2. In a saucepan over low heat, combine the  margarine, brown sugar, syrup, cocoa, and flax seed mixture. Stir until the consistency is thick and custard-like. Stir in the vanilla. Set aside.

3. In a medium bowl, combine the graham cracker crumbs, coconut, cocoa nibs, and nuts. Add to the mixture in the saucepan, and mix well. Pack the mixture into an oiled 9-inch square cake pan lined with baking parchment cut to fit. Set aside.

4. Filling: Cream together the cream cheese, margarine, custard powder, liqueur, and vanilla. Add the confectioners’ sugar. Beat until it is creamy, then spread it over the crumb base. Refrigerate until the filling has set, at least 30 minutes.

5. Ganache Topping: Process the chocolate finely in a dry food processor. Leave the chocolate in the processor. Whip the nondairy milk and tofu together in a blender or with an immersion/stick blender in a deep, narrow container until smooth – this is the vegan cream.

6. Heat the vegan cream in the top of a double boiler over simmering water until almost to the boiling point. Alternatively, you can cook the cream in a microwave-safe bowl for about 1 minute at 50 % power or until it is very hot, but not boiling. (If the mixture curdles, blend it again until smooth.)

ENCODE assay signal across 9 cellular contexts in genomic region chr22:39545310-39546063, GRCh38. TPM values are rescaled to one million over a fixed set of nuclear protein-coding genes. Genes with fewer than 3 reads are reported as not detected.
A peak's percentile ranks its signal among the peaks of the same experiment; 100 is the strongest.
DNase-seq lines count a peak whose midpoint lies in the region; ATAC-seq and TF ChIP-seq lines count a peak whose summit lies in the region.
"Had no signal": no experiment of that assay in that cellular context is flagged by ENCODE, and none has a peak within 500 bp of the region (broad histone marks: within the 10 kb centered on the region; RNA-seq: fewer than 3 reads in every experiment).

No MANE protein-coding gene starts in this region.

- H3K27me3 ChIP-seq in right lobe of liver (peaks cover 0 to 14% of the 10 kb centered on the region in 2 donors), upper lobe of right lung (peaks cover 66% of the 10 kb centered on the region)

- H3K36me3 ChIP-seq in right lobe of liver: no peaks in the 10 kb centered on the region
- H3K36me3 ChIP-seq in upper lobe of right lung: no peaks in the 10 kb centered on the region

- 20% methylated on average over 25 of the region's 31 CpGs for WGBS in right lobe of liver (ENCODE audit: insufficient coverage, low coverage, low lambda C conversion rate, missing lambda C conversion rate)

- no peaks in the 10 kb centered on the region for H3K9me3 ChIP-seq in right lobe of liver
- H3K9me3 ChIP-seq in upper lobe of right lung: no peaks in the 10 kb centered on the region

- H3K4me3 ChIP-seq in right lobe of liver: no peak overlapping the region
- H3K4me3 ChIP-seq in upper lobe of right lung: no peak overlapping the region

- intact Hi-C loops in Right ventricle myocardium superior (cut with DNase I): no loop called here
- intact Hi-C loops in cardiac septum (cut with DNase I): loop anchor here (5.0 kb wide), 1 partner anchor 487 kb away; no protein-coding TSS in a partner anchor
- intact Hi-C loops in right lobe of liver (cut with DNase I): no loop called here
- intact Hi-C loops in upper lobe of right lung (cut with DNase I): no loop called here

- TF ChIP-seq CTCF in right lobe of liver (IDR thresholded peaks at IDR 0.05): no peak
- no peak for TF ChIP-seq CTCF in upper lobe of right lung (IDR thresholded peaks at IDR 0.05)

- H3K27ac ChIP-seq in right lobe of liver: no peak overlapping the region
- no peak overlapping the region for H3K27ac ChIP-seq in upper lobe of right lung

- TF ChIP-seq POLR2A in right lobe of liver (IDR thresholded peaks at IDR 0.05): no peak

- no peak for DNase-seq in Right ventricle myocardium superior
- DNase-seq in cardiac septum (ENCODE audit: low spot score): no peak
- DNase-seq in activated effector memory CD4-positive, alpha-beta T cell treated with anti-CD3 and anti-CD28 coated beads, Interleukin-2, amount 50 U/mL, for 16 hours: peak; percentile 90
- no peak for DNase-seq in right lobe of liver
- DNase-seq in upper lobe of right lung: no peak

7. With the motor running, pour the hot cream into the chocolate in the food processor through the feed tube. Process until smooth. Add the liqueur and process again briefly. When the ganache mixture has cooled slightly, but is still pourable, spread it evenly over the chilled filling. Refrigerate until the ganache is solid.

8. To serve: Score the ganache with a very sharp knife into 30 squares and then cut the squares all the way to the bottom of the pan. Loosen the squares along the sides of the pan with a table knife. The bars will keep refrigerated for a month (well-covered).

For Soy-Free Ganache: Omit the tofu and nondairy milk and use 1/2 cup coconut nondairy creamer or nut milk instead.)

Note: Cocoa nibs are simply broken or crushed pieces of cocoa beans. Traditionally, the beans are roasted, cracked and de-shelled. Cocoa nibs are the dry-roasted pieces of the cocoa bean, and they are labeled as “roasted.” Raw cocoa nibs are made from cocoa beans which have gone through the fermentation process (which precedes drying and roasting) and are dried and then peel and crushed.

Recipes and photo by Bryanna Clark Grogan, author of eight vegan cookbooks, including Nonna’s Italian Kitchen, Authentic Chinese Cuisine for the Contemporary Kitchen, The Almost No Fat Cookbook, and The Fiber for Life Cookbook. This recipe was reprinted with permissions from her publisher, and is from her latest cookbook, World Vegan Feast: 200 Fabulous Recipes from Over 50 Countries.

About Alisa Fleming

Alisa is the founder of GoDairyFree.org, Senior Editor for Allergic Living magazine, and author of the best-selling dairy-free book, Go Dairy Free: The Guide and Cookbook for Milk Allergies, Lactose Intolerance, and Casein-Free Living. Alisa is also a professional recipe creator and product ambassador for the natural food industry.

View all posts by Alisa Fleming →

Go Dairy Free: The Guide and Cookbook for Milk Allergies, Lactose Intolerance, and Casein-Free Living